Memorializing banality, in many shades
No one disputes that the 1975 exhibition “New Topographics: Photographs of a Man-Altered Landscape” was a landmark show. Attendance at the George Eastman House in Rochester, N.Y., wasn’t huge, and the presentation didn’t introduce any unknown talent.
But the show put a name to a phenomenon — the proliferation of straight, seemingly uninflected photography of the banal, built environment — and that name stuck. What remains cause for discussion is what exactly "New Topographics" meant, and why the term and its attendant attributes have had such an enduring influence.
A restaging of the exhibition at the L.A. County Museum of Art raises those persistent issues and provides a framework for their debate. More than 100 of the 168 photographs in the original show have been reassembled, about 10 each by Robert Adams, Lewis Baltz, Bernd and Hilla Becher, Joe Deal, Frank Gohlke, Nicholas Nixon, John Schott, Stephen Shore and Henry Wessel Jr.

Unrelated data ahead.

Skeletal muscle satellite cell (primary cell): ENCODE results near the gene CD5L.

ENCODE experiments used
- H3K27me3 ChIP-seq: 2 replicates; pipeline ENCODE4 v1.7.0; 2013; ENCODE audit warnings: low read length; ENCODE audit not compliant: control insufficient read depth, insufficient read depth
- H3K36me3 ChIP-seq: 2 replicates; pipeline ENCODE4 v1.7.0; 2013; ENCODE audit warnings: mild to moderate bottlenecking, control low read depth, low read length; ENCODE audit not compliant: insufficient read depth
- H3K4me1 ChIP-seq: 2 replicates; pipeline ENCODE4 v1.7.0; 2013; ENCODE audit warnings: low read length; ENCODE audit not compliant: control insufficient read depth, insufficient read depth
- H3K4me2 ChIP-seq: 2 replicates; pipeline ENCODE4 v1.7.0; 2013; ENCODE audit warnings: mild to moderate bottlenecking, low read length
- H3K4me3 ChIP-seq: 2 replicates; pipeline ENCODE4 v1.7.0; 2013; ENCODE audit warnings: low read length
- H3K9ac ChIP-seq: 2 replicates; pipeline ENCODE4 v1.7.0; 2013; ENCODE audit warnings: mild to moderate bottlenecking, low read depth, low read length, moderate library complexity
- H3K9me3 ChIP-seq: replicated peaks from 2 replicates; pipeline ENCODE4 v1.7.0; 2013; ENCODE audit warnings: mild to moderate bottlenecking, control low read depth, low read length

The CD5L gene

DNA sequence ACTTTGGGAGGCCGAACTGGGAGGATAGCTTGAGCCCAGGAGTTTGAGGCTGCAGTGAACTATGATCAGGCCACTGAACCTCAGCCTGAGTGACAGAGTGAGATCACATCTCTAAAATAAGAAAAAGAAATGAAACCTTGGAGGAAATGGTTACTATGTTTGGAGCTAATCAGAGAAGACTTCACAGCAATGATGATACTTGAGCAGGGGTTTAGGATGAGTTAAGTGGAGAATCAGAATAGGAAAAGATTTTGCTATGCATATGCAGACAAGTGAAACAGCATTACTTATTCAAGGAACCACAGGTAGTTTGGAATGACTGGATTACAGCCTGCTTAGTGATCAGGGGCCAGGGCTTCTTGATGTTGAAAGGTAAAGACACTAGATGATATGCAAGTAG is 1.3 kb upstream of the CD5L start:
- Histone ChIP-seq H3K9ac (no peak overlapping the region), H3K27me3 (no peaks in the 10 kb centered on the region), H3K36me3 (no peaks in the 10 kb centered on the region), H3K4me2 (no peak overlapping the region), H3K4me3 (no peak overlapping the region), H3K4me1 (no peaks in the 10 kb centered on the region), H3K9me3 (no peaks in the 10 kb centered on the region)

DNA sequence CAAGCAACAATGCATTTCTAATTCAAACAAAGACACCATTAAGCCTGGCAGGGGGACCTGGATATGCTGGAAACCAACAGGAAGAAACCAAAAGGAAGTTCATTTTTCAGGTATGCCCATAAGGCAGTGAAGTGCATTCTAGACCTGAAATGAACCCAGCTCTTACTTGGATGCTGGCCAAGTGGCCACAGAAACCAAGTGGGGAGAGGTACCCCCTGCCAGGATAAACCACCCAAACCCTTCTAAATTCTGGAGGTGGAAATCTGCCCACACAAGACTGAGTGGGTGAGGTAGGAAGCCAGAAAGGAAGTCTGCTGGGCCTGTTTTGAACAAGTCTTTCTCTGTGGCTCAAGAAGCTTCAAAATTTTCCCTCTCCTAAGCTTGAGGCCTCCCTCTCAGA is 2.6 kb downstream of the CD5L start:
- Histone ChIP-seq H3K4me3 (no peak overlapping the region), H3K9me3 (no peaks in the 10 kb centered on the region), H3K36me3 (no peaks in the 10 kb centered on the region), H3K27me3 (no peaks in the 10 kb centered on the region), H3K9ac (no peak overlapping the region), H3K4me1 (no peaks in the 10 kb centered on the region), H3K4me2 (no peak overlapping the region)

“What I remember most clearly from the original show,” Gohlke recalled, “was that almost nobody liked it. I think it wouldn’t be too strong to say that it was a vigorously hated show. Some people found it unutterably boring. Some people couldn’t believe we were serious, taking pictures of this stuff. And actually, that attitude is still very alive and well.”
For Leah Ollman's Sunday Arts & Books story on the show, click here.